The Health Research Board and Irish Research Council have announced a new €1.75million initiative to help researchers involve the public at the very start of the health research process. It is the first of its kind in Ireland.
Twenty years ago people living with Multiple Sclerosis (MS) were advised to “take it easy”. Today, there is a growing body of evidence showing that exercise is beneficial for a number of key symptoms like walking and fatigue. The MS research team at University of Limerick is making significant contributions to this U-turn and the team’s research has had direct positive impacts on the health of thousands of people, and on clinical practice and national programmes of care.
The EHS HRI Postgraduate Research Excellence Seminar was held on Wednesday, 19th April. This annual event promotes and celebrates excellence in postgraduate students’ research. This year’s winner of the Deans Award is Robin Healy from Dept. of Physical Education & Sport Science (PESS). The title of Robin’s talk was ‘Developing Best Practice in Strength Training for Athletes.’
University of Limerick medical device campus company, Ostoform has won the AIB start up Academy of 2017. Ostoform is a medical device that aims to manage peristomal skin complications for people with ileostomies.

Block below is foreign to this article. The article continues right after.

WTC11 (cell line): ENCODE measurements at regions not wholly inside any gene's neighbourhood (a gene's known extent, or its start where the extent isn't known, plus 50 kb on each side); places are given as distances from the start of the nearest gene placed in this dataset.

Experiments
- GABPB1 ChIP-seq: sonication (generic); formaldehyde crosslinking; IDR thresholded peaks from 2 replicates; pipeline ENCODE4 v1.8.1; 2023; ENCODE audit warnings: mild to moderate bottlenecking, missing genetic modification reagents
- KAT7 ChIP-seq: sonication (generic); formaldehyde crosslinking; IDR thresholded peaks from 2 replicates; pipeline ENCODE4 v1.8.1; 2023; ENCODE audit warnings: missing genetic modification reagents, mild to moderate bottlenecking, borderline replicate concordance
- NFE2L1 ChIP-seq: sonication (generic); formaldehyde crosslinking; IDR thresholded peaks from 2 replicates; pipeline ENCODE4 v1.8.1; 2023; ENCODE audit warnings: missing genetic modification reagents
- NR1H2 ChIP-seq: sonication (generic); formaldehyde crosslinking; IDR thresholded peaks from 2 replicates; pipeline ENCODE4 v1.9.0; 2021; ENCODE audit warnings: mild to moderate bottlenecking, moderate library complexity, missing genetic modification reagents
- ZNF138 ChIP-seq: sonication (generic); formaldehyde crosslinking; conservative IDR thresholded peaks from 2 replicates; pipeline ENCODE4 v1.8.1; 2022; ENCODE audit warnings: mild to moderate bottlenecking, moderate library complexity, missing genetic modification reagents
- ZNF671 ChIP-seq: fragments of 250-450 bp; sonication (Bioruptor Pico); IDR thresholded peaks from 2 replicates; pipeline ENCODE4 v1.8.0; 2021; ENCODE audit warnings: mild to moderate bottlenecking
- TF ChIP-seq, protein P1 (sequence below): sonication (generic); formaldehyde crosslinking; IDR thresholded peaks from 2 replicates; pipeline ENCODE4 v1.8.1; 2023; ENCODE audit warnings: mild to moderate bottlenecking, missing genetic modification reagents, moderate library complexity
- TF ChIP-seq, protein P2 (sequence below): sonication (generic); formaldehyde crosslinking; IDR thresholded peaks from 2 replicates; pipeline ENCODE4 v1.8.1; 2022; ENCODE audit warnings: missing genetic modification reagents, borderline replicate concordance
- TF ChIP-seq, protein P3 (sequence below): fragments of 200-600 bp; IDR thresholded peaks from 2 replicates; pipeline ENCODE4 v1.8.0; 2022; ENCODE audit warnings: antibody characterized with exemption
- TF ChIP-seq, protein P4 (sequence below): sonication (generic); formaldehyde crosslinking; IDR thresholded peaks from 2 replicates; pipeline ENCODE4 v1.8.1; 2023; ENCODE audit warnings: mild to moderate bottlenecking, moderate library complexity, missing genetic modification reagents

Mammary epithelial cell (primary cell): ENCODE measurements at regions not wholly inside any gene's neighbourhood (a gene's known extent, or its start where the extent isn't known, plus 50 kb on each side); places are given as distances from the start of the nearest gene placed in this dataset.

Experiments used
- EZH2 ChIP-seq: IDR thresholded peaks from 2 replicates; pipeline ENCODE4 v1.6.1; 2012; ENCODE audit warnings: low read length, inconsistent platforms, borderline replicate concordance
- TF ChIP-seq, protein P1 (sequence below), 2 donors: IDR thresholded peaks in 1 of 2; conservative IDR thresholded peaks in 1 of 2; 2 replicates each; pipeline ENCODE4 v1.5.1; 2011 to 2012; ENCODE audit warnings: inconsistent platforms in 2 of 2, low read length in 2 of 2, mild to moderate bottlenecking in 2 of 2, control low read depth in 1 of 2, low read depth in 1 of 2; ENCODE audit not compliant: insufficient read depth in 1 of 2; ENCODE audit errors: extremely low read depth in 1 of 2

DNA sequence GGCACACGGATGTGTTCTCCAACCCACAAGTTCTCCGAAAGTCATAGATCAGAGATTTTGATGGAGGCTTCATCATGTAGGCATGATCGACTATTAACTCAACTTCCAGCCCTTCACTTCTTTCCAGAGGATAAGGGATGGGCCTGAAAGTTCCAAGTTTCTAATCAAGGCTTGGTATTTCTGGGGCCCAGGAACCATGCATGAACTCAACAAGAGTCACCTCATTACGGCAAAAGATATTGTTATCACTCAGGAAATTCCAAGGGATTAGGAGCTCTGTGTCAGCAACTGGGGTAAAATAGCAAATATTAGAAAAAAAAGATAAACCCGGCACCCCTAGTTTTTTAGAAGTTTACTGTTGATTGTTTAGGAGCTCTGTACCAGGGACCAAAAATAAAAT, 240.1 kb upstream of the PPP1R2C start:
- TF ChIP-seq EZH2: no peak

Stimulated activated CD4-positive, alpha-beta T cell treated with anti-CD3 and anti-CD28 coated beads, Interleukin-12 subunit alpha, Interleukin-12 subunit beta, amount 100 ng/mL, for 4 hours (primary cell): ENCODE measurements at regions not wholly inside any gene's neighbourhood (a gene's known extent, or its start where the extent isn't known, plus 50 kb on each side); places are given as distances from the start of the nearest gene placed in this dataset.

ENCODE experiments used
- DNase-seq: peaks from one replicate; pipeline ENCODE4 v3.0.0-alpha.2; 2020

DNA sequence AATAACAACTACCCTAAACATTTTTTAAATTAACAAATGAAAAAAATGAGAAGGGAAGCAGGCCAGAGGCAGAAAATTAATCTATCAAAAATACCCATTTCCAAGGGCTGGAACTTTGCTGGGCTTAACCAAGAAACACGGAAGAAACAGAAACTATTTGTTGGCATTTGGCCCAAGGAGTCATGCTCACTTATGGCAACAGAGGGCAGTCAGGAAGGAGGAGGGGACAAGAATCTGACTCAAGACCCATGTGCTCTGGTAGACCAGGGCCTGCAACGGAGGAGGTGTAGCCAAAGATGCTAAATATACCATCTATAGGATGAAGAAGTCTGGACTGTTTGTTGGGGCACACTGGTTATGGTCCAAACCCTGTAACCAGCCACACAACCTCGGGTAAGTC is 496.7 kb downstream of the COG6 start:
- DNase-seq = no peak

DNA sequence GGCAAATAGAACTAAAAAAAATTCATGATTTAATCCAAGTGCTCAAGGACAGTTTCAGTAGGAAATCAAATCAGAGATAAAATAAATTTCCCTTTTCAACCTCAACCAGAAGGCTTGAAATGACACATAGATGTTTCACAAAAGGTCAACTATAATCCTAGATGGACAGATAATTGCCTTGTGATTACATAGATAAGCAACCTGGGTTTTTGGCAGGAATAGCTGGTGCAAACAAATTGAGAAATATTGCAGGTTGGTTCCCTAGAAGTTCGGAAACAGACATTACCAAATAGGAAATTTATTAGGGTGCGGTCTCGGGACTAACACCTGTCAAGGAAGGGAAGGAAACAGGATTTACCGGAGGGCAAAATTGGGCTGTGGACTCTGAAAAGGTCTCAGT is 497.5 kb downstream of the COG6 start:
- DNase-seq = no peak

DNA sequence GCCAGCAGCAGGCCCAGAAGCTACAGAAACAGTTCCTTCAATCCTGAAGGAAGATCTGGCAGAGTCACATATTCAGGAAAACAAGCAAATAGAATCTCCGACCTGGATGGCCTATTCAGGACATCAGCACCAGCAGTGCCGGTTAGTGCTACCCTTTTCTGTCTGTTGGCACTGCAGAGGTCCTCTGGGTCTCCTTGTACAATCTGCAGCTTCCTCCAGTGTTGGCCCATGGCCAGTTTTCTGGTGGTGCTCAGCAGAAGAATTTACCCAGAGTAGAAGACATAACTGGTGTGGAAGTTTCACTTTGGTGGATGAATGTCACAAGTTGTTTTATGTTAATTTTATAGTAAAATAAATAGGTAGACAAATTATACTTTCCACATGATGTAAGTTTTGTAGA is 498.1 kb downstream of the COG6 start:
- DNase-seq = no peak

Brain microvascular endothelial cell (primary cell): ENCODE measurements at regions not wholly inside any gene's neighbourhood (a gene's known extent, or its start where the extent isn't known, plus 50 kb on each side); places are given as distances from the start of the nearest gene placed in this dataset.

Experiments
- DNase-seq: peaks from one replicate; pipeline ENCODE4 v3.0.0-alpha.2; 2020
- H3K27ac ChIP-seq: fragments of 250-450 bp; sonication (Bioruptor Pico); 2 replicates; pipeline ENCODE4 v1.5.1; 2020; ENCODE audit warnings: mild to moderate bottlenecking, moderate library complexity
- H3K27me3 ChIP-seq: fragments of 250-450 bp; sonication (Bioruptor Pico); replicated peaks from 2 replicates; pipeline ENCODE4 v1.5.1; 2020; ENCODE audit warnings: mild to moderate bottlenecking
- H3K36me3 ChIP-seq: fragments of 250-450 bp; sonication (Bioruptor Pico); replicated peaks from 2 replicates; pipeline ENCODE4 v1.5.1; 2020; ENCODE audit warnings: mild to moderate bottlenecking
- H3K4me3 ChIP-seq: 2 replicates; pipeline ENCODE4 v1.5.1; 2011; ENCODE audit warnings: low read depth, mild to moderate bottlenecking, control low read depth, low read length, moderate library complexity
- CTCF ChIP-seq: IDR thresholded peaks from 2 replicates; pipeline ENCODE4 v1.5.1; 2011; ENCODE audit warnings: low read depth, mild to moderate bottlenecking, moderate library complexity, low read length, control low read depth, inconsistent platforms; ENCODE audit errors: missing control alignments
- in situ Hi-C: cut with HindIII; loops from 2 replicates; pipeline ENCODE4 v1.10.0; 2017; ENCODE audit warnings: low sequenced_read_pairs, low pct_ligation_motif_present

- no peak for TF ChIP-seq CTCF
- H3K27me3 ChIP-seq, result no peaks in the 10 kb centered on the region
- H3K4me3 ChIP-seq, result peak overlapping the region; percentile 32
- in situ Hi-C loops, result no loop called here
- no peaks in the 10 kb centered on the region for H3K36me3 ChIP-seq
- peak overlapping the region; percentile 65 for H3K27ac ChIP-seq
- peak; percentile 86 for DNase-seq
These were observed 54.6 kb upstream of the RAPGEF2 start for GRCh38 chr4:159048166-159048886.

UL physiotherapist, Dr Susan Coote has been awarded €270,000 by Ireland’s Health Research Board to investigate the benefits of physical activity for people with Multiple Sclerosis. Multiple Sclerosis is a chronic progressive condition of the central nervous system. It is characterised by symptoms such as weakness, sensory and vision problems, and fatigue which can ultimately lead to problems with balance and mobility. Fifty percent of people with MS will need a walking aid within 15 years of diagnosis.
Fourth year BSc Physiotherapy student Aoife Synnott was drawn to a career in physiotherapy which she describes as “exciting, person-centred and allows you to make a meaningful difference to people’s lives in terms of rehabilitation.”
The milestone amount is reached as the Clinical Therapies Department celebrate 10 Years. The Department of Clinical Therapies at the University of Limerick hosted a showcase of current research by faculty and students in celebration of the 10th anniversary of the establishment of the Department. Since 2006, over €3million in competitive research grants has been awarded to staff within Clinical Therapies at UL, across the three disciplines of Occupational Therapy, Physiotherapy and Speech and Language Therapy.